Culture //

Dykehardt: The lesbian history of Leichhardt

Sydney’s forgotten gay village is right around the corner.

Art by Claire Ollivain

Queer communities have a long history of carving out private spaces for social and sexual interaction, utilising urban geographies to resist oppression and build a sense of belonging. 

In Sydney, these gay neighbourhoods can be found around Oxford St and Newtown, and remain integral to many queer identities. However, Sydney was also home to a third, often forgotten gay village that catered specifically to queer women; affectionately nicknamed “Dykehardt”. 

Occupying urban space in such a manner has historically been particularly difficult for queer women. In order to explore their queer identities, individuals were often required to leave marriages. This frequently left men in a more financially autonomous position, thus allowing them greater financial freedom in placemaking. Women have further been obstructed from entering queer circles by both laws and social norms, which prevented them from entering the “camp” bars established on Oxford St during the 1950s. 

Nonetheless, as the number of queer venues grew and social attitudes began to relax, queer women began to similarly lay their roots in Sydney’s inner city. The establishment of lesbian bars such as Chez Ivy and Ruby Red’s were paramount in this development, acting as social spaces which helped facilitate the networking and the development of new lesbian identities. Nonetheless, in the 1970’s as gentrification began to take hold, queer women found themselves gradually priced out of the primary gay village of Darlinghurst. This prompted a migration of queer women to the more affordable inner west suburb of Leichhardt. 

In the following years, Leichhardt became an integral landmark of Sydney’s lesbian scene. The development of community organisations and services such as Bluetounges (a lesbian writer’s group), Clover Businesswomen’s Club, Lesbian Line Counselling, the Leichhardt Women’s Health Centre and regular lesbian nights at the Leichhardt Hotel helped foster a strong sense of community and further attract queer women to the area. Establishments such as the Feminist Bookshop, located in the neighbouring suburb of Lilyfield, were particularly key in maintaining community links, the bookstore acting as an important point of political and cultural reference for newcomers.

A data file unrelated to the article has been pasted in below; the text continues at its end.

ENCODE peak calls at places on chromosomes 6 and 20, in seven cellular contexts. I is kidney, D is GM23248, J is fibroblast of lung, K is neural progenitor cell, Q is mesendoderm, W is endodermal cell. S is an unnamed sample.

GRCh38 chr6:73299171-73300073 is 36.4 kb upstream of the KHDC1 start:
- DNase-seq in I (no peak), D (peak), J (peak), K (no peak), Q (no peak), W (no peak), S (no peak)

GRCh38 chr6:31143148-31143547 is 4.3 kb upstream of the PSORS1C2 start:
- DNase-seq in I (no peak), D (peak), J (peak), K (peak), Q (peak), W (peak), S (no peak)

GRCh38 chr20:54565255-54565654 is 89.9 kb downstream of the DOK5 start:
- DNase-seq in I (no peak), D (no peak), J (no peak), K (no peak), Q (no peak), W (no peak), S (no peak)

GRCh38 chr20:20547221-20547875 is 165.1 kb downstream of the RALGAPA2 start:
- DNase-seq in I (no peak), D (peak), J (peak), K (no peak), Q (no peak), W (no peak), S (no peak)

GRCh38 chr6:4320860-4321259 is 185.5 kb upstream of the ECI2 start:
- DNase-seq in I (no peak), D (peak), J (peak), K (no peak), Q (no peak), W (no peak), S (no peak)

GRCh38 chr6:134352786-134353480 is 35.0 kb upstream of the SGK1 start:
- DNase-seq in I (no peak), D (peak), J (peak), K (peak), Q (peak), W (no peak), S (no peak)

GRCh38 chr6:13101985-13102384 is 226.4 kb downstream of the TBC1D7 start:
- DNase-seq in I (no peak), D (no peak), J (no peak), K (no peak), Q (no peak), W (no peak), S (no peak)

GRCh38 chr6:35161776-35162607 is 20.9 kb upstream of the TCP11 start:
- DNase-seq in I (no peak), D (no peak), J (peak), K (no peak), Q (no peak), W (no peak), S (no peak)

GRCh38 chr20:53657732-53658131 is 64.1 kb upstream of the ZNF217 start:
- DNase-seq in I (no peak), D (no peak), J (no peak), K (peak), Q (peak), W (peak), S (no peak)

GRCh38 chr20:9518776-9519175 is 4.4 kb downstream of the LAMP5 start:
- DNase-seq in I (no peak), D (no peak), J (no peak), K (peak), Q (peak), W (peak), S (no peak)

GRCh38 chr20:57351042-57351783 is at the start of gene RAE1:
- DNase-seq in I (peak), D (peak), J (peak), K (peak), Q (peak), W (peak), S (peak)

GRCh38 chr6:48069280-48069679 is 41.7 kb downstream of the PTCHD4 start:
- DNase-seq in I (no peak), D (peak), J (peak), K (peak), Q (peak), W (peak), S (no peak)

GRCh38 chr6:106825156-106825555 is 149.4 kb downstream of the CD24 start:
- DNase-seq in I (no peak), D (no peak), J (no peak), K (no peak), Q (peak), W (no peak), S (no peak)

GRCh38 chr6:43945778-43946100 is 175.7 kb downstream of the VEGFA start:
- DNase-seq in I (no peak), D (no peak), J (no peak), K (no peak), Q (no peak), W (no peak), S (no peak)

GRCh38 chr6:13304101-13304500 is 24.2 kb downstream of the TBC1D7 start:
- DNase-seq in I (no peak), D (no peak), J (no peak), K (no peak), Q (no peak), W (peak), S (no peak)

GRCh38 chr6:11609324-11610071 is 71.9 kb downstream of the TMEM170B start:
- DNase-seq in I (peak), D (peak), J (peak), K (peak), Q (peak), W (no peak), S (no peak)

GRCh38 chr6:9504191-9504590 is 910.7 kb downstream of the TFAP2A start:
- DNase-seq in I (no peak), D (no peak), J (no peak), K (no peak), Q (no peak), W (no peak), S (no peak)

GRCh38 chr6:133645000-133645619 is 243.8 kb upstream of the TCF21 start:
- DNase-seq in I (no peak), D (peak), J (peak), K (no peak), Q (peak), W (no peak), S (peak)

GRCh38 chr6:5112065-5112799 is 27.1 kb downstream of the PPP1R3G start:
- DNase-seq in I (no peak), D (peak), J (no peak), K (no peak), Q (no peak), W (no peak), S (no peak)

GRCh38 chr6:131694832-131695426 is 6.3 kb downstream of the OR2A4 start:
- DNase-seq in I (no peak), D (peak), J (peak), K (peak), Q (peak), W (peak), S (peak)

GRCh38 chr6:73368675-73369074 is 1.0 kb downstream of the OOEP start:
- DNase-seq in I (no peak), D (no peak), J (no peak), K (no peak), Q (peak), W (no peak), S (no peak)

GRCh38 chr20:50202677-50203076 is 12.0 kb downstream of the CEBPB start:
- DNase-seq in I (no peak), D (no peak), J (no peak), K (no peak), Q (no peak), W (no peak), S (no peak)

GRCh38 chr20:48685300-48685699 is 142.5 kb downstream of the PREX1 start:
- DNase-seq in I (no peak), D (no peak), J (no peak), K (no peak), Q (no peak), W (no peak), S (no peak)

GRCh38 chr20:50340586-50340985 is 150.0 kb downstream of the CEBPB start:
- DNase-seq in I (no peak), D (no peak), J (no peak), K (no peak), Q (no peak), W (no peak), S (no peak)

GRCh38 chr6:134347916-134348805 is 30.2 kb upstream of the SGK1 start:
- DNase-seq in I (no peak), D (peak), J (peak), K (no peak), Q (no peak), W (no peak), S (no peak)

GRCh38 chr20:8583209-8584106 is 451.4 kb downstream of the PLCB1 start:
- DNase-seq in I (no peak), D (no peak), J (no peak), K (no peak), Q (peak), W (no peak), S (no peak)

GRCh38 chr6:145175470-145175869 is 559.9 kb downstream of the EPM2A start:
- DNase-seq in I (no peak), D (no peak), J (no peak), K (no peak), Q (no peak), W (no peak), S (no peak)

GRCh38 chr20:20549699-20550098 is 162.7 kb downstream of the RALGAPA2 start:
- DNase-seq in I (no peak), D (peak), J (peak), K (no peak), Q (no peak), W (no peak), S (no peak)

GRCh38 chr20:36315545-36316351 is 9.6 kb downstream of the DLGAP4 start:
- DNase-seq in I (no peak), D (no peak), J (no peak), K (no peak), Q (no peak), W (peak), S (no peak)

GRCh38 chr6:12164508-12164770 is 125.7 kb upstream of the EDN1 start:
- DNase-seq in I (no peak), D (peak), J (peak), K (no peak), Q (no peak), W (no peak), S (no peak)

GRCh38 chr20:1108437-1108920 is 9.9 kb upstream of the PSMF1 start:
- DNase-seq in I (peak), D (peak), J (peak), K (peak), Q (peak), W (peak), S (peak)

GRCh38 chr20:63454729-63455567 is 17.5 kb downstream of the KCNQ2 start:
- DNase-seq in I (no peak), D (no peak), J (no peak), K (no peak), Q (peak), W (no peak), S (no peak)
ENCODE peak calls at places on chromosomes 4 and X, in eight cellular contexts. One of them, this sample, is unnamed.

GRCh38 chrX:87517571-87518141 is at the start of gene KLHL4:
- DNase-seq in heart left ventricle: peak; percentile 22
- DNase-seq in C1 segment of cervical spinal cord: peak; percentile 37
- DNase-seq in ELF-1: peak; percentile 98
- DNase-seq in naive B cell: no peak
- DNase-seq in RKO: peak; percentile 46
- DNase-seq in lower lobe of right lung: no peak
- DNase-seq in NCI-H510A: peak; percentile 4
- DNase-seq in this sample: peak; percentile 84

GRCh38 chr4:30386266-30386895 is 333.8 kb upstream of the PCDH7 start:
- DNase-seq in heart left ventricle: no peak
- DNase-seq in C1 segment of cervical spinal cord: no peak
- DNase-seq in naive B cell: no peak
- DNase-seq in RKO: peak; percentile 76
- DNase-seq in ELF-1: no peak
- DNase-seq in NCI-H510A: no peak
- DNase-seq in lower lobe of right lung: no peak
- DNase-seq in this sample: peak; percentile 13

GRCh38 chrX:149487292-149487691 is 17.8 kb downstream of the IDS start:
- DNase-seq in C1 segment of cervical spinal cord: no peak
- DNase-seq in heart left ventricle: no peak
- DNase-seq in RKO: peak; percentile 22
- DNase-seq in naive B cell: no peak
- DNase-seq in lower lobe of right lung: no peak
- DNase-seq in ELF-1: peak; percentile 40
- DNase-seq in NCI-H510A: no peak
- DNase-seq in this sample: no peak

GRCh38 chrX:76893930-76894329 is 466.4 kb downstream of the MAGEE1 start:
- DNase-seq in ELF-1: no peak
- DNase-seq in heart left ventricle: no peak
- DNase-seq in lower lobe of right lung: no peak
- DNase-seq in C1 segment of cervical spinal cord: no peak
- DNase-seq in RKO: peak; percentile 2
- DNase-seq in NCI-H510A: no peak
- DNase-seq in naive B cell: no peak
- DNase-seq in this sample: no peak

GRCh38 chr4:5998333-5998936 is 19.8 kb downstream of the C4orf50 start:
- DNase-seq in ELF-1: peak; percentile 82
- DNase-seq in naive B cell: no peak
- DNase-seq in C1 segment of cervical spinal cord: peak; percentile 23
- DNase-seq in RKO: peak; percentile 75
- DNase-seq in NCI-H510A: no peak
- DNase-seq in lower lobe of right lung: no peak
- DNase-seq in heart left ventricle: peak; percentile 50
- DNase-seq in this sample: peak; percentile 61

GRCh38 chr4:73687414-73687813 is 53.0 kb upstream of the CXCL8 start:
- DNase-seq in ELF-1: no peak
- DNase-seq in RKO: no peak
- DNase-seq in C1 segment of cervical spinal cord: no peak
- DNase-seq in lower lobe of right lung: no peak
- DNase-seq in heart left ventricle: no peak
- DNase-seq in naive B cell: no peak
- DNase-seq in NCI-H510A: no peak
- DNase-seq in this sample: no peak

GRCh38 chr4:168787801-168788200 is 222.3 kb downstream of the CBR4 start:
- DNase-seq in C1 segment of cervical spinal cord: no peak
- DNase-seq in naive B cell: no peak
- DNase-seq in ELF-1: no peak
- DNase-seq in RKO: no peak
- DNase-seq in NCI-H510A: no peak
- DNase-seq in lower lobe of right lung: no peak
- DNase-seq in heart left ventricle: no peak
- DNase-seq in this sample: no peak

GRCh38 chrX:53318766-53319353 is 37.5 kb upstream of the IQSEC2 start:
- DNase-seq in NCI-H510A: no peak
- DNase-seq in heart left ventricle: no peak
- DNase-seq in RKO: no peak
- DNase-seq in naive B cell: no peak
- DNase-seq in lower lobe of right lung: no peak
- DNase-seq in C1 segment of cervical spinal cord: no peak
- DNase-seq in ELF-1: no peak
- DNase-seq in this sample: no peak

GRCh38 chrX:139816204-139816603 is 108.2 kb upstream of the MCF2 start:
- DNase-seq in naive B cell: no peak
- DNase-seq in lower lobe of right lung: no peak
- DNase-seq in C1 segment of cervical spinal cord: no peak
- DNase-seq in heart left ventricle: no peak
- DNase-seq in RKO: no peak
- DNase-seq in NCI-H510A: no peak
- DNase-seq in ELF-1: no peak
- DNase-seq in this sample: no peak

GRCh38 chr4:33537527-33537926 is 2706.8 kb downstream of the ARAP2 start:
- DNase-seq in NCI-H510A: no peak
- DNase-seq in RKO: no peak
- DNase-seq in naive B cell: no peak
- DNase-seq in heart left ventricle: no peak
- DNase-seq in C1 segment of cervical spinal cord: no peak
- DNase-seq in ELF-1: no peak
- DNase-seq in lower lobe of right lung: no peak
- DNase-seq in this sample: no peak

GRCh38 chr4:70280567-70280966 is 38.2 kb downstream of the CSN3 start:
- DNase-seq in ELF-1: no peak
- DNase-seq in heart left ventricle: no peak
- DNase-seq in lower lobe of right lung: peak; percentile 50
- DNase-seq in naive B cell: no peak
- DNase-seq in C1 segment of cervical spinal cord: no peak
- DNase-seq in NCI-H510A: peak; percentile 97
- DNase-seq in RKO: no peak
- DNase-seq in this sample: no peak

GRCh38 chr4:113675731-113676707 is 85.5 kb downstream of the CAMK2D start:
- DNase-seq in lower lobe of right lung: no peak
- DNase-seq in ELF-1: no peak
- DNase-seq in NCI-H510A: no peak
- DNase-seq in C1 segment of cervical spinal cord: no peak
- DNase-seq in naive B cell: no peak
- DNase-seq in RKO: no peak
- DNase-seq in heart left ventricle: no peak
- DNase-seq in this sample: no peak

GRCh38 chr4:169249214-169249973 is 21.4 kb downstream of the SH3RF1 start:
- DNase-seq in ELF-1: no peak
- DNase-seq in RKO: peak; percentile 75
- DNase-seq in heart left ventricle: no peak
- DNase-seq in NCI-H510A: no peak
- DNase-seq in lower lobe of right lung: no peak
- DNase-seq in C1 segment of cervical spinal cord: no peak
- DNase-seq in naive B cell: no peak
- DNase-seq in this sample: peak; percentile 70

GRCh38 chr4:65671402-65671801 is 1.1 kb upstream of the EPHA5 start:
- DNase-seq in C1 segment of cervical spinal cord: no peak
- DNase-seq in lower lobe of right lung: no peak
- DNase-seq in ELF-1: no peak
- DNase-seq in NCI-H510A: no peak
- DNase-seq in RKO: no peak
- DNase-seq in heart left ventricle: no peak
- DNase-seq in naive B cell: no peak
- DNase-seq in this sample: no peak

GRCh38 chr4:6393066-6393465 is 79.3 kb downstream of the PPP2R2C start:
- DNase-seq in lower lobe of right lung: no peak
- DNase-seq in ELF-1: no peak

Residents of this “lesbian haven”, as documented by the Leichhardt Library Oral History Project, reflect affectionately on their time there. Teresa Savage and her longtime partner Louise moved from London to Leichhardt without any initial friends in the community. However, she quickly felt a close sense of belonging, joining the Bluetounges and the lesbian choir, and starting her own lesbian mothers group. She described a positive experience as a Lesbian mother at Leichhardt Public School and found that the principal and teachers were broadly positive and inclusive. However, despite the relative social security provided by Leichhardt and the surrounding areas, it is important to note that homosexuality still resided far outside of the social norms of the 70s and 80s. Consequently, despite the relative security offered, many suffered persistent harassment from neighbours. 

By the end of the 1990s, this uniquely lesbian village began to dissipate. Sweeping gentrification by a new, university-educated middle class increased house prices and rents such that queer women and other low-income groups were forced to move elsewhere. Simultaneously, the lesbian community itself began to fracture, as discourse heated up over the inclusion of trans women within this label. As a result, whilst queer women migrated to other areas in Sydney’s inner west such as Newtown, Marrickville, Enmore and Erskineville, a centralised heartland similar to the likes of Dykehardt has failed be established. 

Without a centralised community to provide a reliable economic base, and lacking the material means shared by gay men, lesbian establishments such as bars and bookstores are similarly in decline. The Feminist Bookshop has long closed its doors, and despite whole streets of gay male clubs in Sydney, a single lesbian one now ceases to exist beyond one night a week. 

Consequently, queer women instead occupy social spaces through alternative networks, seeking community in liminal areas outside the bounds of heterosexual norms. This reflects the historical tradition of lesbian existence as a quasi-underground reality, facilitated through groups and collectives rather than physical forums. Today, many of these “floating spaces” are not even advertised, created by private attendees for friends or family. Furthermore, as society shifts towards a fluid conception of queerness, whereby gender and sexuality are a spectrum, new queer spaces are emerging which cater to and celebrate all kinds of identities. 

Although now no longer a gay village, Dykehart’s legacy lives on through the various institutions it brought about. This reflects how queer spaces are in an inherent state of perpetual change, moving through a heteronormative world on a search for safety. The now lost neighbourhood of Dykehardt reflects this process, illustrating how like all neighbourhoods, gay neighbourhoods are challenged by gentrification and shifting social values.